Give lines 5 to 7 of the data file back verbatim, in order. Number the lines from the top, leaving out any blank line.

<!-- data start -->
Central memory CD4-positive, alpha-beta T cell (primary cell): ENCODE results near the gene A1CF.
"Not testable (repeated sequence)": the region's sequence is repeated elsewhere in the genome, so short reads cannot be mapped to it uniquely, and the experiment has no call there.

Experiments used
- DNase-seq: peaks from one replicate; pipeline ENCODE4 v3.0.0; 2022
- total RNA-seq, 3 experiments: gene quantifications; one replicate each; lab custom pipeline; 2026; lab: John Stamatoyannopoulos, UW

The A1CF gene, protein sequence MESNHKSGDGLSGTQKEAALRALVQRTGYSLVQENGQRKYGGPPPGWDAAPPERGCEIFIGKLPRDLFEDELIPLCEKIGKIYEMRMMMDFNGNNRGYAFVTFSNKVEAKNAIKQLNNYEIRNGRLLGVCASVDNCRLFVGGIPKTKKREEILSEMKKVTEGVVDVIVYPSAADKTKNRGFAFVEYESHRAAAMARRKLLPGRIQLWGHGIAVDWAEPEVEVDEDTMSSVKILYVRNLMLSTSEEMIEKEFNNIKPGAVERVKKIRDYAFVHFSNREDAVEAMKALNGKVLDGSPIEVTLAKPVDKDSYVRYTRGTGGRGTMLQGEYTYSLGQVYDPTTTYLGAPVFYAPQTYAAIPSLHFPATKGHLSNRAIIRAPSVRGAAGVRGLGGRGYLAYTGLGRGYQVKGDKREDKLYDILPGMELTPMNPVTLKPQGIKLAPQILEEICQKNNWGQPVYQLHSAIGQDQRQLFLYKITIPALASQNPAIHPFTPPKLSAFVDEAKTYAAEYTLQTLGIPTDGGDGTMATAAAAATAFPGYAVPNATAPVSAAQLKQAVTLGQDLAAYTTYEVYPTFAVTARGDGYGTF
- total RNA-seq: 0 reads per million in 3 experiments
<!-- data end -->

- total RNA-seq, 3 experiments: gene quantifications; one replicate each; lab custom pipeline; 2026; lab: John Stamatoyannopoulos, UW

The A1CF gene, protein sequence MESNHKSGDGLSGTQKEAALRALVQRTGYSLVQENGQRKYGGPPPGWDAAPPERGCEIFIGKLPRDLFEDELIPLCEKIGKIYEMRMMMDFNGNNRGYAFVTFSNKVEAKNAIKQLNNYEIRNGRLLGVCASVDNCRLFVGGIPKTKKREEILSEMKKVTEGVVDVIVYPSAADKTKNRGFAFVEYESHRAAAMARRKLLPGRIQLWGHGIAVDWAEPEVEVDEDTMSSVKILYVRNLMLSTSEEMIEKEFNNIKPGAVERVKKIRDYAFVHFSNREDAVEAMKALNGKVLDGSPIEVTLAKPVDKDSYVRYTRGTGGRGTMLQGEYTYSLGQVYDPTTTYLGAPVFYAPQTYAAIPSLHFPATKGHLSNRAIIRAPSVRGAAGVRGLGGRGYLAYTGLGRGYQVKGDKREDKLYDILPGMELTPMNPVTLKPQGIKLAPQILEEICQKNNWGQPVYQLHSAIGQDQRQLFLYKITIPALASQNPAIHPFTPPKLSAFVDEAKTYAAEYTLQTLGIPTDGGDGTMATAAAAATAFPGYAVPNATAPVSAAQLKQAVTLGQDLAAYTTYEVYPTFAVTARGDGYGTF
- total RNA-seq: 0 reads per million in 3 experiments